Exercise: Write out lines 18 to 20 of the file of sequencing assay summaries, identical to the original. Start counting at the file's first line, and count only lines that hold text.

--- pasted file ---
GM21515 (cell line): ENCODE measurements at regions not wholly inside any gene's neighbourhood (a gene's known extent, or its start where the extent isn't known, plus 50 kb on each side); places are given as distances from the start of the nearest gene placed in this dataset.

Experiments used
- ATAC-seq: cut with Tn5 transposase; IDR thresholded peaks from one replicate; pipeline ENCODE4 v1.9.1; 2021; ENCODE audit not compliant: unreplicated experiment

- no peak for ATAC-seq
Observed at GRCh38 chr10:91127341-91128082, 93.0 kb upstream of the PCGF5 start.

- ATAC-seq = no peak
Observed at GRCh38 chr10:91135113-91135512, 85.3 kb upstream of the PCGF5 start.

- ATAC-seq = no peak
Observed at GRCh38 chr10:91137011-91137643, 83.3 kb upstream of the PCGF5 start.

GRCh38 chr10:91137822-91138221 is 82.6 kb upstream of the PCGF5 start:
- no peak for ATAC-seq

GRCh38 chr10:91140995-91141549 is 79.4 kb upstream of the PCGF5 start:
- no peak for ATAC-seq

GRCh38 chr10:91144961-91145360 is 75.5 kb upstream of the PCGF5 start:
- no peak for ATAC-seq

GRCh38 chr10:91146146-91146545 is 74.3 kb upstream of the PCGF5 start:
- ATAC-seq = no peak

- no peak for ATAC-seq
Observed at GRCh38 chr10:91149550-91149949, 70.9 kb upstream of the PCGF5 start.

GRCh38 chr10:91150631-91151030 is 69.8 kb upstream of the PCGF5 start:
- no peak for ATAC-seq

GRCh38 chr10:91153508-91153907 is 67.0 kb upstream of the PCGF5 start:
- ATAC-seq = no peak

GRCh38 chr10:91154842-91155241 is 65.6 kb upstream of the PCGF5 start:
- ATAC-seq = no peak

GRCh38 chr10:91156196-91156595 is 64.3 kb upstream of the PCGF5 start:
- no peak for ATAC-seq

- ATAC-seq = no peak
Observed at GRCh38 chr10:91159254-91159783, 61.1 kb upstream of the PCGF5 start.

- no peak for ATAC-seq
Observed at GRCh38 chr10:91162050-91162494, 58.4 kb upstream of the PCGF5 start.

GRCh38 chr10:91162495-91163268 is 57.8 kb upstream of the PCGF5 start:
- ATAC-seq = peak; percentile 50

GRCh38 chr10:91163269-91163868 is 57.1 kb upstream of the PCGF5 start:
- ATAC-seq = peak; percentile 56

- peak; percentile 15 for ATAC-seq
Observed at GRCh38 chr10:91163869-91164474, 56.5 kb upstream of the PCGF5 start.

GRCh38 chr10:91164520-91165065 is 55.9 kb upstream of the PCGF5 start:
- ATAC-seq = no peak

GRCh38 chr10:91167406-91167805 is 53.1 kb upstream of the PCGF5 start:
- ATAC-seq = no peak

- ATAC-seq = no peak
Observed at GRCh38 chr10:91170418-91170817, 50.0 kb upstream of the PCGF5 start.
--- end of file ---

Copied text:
- no peak for ATAC-seq
Observed at GRCh38 chr10:91149550-91149949, 70.9 kb upstream of the PCGF5 start.

GRCh38 chr10:91150631-91151030 is 69.8 kb upstream of the PCGF5 start: